David Higdon, NASCAR communications vice president, told reporters that Busch "has agreed to our terms and conditions that must be met before he is eligible for consideration for reinstatement of his NASCAR license." Higdon said Busch agreed to the conditions last week.
Higdon did not say what Busch would need to do before being reinstated by NASCAR.
Busch's team, Stewart-Haas Racing, applauded its driver's decision.
"Kurt's willingness to embrace the conditions set forth by NASCAR is a positive step that we support," the team said in a statement.
Busch was suspended indefinitely by NASCAR on Feb. 20 after a Delaware family court judge said the 2004 Cup champion "more likely than not" committed domestic violence against his former girlfriend, Patricia Driscoll.
Judge David W. Jones made the remark in his decision to grant Driscoll a no-contact order against Busch.
A "preponderance of the evidence" showed Busch abused Driscoll by "manually strangling" her and smashing her head against a wall inside his motor home during an argument at Dover (Del.) International Speedway last September, Jones' filing stated.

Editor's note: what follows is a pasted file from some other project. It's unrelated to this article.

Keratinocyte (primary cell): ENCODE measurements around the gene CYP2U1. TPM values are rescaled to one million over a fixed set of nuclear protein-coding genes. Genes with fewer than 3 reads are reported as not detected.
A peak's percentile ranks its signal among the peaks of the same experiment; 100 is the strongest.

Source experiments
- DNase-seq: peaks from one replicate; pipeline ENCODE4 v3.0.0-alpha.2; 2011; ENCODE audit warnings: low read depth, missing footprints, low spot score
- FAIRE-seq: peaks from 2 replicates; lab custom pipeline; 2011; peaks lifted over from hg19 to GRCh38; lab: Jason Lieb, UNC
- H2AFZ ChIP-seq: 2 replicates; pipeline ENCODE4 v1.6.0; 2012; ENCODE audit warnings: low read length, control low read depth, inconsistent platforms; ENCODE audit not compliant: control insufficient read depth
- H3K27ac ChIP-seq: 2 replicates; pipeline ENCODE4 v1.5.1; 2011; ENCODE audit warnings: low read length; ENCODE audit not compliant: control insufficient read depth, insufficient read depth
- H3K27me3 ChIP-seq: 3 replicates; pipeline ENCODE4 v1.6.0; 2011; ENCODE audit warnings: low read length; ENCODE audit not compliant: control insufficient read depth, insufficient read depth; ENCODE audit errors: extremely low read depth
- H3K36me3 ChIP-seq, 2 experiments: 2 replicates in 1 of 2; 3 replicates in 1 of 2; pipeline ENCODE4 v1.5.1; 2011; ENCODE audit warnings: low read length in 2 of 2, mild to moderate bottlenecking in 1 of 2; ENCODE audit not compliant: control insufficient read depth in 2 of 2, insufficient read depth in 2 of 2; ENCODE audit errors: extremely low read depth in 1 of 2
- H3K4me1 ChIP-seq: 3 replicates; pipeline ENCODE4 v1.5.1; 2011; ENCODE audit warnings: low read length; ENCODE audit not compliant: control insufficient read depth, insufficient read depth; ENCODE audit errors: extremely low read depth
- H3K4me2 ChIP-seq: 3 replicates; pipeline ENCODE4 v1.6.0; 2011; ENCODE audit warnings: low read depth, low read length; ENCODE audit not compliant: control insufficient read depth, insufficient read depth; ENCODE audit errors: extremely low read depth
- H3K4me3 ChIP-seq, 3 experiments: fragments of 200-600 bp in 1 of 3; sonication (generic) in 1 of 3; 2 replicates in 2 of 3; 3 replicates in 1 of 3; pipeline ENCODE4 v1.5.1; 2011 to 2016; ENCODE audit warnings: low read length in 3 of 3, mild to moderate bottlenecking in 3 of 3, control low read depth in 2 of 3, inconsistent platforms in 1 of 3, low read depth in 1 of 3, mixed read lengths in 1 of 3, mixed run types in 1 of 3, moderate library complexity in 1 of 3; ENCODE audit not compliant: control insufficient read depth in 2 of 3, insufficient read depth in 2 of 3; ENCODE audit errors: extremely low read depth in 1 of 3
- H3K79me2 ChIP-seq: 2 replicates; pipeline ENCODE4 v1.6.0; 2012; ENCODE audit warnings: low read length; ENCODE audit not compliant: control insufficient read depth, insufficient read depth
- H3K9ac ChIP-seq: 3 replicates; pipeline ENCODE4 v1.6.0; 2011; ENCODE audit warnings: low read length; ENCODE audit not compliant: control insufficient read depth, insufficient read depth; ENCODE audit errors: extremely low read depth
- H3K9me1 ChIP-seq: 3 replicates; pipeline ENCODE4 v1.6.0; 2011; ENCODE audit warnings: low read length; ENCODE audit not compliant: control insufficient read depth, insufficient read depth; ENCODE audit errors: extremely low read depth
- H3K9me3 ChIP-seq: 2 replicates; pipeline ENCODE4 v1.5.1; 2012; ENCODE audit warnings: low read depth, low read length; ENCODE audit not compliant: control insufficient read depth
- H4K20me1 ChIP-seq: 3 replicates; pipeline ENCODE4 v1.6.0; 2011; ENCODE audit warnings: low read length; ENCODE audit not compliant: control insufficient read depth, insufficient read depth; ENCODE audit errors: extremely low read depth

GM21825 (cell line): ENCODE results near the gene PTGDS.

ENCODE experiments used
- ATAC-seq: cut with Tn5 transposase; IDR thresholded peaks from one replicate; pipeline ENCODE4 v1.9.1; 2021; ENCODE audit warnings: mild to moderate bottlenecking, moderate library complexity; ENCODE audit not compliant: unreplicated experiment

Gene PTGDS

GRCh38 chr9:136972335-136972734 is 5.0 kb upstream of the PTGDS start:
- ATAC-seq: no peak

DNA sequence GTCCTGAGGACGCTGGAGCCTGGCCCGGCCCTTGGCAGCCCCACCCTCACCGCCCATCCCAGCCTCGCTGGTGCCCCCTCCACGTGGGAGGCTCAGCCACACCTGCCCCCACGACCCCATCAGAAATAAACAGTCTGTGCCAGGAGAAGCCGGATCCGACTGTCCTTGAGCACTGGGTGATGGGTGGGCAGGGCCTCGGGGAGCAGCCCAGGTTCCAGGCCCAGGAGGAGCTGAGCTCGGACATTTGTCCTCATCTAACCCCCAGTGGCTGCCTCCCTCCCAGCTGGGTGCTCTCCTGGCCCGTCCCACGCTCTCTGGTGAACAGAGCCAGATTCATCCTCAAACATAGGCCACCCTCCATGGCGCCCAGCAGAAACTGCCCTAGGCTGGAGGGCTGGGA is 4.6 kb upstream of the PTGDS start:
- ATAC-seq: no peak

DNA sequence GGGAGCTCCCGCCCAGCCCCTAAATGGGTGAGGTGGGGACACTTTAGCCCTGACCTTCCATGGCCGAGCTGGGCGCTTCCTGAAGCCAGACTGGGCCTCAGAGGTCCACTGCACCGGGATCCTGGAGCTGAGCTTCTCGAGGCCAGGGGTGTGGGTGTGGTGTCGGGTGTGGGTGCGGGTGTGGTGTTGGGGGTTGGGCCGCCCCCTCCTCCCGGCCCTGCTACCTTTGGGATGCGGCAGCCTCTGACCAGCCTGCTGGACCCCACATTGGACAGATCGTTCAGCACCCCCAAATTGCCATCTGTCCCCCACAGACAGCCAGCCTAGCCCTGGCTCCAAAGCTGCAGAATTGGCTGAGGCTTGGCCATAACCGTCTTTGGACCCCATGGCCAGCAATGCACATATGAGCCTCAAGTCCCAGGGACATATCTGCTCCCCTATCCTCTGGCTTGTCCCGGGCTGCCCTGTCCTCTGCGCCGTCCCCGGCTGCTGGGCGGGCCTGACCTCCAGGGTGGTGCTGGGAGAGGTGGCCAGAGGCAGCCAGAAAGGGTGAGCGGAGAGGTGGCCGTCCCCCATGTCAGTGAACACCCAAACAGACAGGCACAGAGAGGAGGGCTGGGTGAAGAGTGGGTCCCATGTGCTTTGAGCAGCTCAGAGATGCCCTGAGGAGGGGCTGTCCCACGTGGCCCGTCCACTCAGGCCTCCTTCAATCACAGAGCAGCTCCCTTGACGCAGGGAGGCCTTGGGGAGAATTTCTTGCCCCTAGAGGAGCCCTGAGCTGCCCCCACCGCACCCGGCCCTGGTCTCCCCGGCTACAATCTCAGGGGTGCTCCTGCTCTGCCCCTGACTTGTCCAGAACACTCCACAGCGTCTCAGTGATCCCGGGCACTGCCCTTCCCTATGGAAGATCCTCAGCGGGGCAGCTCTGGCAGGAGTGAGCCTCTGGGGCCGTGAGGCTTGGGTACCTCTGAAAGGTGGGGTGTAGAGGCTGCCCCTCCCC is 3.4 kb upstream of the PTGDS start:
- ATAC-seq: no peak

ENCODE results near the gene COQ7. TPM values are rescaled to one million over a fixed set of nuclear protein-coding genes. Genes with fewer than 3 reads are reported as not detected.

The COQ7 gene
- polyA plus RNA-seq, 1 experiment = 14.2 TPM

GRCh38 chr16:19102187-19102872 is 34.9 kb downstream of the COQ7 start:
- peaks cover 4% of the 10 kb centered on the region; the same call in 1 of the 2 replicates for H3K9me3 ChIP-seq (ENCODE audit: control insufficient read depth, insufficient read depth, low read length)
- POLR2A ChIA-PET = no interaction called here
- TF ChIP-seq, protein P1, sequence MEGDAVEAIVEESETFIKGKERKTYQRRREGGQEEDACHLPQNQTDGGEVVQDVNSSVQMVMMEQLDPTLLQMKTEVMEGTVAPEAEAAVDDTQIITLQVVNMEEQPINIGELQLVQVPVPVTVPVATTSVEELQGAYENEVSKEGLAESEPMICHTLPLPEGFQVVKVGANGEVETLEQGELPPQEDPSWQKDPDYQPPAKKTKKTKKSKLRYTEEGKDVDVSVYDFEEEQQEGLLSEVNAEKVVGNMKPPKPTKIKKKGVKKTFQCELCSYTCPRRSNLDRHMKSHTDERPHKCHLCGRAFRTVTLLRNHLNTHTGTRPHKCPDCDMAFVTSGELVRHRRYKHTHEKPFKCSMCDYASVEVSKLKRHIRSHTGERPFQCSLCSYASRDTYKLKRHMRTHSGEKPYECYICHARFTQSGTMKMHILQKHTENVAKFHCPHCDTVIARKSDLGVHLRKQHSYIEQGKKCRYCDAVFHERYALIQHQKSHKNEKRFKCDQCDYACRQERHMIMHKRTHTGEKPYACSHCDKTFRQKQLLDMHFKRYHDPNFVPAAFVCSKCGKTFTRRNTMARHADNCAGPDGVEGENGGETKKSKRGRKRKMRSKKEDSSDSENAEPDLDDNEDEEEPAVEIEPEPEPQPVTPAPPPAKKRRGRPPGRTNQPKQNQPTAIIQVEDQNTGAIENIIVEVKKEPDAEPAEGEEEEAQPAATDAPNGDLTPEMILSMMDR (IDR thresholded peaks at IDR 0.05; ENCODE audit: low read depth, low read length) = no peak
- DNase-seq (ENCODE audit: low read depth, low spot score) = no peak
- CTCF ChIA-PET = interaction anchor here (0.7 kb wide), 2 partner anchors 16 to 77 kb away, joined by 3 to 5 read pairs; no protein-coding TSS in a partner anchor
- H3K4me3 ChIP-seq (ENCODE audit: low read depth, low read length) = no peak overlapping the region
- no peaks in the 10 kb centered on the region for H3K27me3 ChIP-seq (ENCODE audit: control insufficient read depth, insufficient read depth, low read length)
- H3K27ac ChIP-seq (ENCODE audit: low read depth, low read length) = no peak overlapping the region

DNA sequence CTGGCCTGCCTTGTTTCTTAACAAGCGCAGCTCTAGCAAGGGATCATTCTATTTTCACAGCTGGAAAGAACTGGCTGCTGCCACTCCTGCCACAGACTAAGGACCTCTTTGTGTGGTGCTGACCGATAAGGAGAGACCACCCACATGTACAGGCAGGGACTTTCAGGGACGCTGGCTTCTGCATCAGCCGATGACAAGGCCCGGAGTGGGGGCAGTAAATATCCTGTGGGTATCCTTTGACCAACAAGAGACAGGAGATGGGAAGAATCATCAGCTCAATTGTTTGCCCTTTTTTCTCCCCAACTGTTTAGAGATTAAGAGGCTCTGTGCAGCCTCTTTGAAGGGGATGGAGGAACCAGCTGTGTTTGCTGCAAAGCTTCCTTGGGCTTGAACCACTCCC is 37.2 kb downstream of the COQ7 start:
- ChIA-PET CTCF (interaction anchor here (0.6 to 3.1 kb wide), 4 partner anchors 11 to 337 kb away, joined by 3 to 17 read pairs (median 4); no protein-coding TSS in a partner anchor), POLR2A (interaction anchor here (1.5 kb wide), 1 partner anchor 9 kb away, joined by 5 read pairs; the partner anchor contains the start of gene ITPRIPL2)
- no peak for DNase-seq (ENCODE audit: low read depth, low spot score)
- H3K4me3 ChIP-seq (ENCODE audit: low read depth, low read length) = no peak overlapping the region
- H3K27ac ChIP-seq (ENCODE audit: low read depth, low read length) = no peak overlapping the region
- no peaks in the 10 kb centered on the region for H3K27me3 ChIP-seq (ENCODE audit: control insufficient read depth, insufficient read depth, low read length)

Driscoll's allegations against Busch also are being weighed by the Delaware attorney general's office, which has yet to decide whether to prosecute Busch on criminal charges.
Busch, 36, initially appealed his NASCAR suspension, but was unsuccessful in two attempts to be reinstated. He was forced to sit out of the Daytona 500 after qualifying for the race.
Regan Smith, who drove Busch's No. 41 Chevrolet in the first two Sprint Cup Series races, will drive again for Stewart-Haas Racing at Las Vegas Motor Speedway this week.